Hands-on Lessons Gain Students’ Interest
District teachers are building more of these into instruction
When asked what students needed in the wake of distance learning, families, students and staff called for more hands-on learning experiences. Our schools and teachers are making it happen!
Here’s an example.
Josh, a fifth grader wearing protective eyewear, was “excited to work with dangerous chemicals”: baking soda, vinegar, lemon juice, water, and an alka seltzer tablet. For the science lesson about conservation of matter and chemical reactions, he and his classmates were cautioned about “overreactions.”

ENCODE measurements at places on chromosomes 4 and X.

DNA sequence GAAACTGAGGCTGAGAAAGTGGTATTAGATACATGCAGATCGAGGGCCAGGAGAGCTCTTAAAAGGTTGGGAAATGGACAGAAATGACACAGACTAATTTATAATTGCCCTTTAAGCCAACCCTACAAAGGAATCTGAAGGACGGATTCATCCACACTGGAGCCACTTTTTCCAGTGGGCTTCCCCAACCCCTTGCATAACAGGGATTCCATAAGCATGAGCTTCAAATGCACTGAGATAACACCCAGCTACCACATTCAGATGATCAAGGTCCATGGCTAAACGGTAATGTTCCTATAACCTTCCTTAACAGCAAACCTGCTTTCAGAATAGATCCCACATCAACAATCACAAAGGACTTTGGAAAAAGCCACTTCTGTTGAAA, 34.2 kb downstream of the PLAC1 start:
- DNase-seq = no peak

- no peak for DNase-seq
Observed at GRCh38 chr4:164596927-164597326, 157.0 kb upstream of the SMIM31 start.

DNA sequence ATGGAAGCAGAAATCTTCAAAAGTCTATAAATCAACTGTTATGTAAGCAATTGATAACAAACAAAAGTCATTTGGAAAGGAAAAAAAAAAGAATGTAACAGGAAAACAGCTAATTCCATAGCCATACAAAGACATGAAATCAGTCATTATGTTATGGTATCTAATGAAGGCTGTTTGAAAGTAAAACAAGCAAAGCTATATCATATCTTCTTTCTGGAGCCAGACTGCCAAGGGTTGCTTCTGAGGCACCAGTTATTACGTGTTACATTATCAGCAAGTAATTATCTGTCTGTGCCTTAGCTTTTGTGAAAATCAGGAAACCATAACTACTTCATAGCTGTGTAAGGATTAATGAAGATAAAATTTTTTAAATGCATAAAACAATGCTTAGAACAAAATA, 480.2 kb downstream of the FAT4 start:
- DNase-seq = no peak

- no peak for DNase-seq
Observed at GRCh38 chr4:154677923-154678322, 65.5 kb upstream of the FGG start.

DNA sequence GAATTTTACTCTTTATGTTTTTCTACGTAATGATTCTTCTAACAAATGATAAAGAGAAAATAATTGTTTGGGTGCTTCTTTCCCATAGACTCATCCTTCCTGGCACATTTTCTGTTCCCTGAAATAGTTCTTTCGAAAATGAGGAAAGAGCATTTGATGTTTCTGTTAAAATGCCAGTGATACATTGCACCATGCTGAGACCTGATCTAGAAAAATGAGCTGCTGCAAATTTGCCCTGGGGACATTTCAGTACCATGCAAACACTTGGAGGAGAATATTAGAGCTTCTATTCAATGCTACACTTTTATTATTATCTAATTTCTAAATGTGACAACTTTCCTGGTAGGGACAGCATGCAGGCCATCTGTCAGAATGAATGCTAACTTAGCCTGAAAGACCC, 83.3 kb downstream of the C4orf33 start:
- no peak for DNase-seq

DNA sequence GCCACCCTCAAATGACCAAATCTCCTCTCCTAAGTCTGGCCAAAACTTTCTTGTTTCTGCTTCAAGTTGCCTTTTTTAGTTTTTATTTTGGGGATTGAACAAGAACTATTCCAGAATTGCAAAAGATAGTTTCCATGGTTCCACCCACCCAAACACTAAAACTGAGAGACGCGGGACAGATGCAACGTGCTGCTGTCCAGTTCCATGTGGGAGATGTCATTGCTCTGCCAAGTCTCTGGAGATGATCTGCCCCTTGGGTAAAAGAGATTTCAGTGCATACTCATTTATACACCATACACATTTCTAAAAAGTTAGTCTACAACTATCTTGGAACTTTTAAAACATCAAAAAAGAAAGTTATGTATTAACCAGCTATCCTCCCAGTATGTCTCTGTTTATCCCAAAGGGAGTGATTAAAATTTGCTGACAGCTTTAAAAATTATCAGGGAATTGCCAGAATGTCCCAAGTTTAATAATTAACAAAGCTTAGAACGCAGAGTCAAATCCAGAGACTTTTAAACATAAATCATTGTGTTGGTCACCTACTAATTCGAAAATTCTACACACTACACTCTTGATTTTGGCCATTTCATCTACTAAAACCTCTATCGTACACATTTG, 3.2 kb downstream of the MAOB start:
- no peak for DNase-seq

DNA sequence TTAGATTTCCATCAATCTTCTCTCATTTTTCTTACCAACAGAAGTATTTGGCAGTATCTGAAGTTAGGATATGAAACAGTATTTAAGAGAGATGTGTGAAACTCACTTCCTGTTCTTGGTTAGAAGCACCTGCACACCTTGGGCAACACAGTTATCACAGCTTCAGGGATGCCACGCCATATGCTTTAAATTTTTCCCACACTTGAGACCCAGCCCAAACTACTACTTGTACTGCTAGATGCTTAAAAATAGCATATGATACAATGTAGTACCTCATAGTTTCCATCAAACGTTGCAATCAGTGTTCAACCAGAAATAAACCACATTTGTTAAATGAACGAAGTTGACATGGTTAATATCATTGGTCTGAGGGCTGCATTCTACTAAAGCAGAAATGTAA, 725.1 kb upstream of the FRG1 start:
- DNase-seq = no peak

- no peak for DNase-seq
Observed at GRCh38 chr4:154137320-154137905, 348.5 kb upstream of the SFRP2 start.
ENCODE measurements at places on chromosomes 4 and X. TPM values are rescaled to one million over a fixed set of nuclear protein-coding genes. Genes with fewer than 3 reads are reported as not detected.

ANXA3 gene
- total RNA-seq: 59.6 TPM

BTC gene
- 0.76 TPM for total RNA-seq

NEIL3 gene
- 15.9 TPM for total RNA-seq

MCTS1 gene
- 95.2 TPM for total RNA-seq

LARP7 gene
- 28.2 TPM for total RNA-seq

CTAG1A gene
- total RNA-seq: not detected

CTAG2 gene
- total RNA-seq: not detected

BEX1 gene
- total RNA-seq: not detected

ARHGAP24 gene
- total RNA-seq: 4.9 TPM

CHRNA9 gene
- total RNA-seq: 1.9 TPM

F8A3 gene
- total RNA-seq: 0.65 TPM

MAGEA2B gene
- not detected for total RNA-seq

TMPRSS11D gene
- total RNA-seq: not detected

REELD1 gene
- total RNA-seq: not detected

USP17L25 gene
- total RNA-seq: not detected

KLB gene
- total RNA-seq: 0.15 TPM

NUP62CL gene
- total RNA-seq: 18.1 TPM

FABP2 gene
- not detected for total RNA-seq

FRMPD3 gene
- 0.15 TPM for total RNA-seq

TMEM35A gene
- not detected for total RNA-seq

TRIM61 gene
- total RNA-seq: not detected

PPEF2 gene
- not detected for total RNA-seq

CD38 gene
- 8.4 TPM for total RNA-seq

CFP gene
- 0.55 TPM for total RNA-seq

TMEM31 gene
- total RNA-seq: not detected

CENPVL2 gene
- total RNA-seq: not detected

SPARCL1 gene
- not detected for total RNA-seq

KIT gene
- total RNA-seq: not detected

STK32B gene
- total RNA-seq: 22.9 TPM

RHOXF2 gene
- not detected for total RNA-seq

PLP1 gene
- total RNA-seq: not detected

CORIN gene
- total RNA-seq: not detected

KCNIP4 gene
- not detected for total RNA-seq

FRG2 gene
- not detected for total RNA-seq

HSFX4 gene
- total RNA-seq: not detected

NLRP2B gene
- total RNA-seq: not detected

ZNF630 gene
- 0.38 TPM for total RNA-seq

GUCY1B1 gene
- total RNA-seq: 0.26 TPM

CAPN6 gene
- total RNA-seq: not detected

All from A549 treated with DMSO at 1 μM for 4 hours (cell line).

Teacher Gloria McGriff facilitated the science lesson, which aims to build students’ skill in observing, recording and collaborating as they conduct experiments. Once the baking soda and vinegar mixed in the sealed bag, she encouraged students to notice the bubbling reaction, the expanding volume of the bag, and whether there was a weight change on the triple-balance scale. They repeated the experiments with the other ingredients.
“This is fun!” said Yasmine. “Mixing stuff together is interesting.”
That interest and curiosity is what teachers always hope to inspire in their lessons. They do a lot of preparation in order to make a hands-on lesson meaningful, aligned to standards and connected to the subject matter and our students reap the benefits of teachers' effective planning.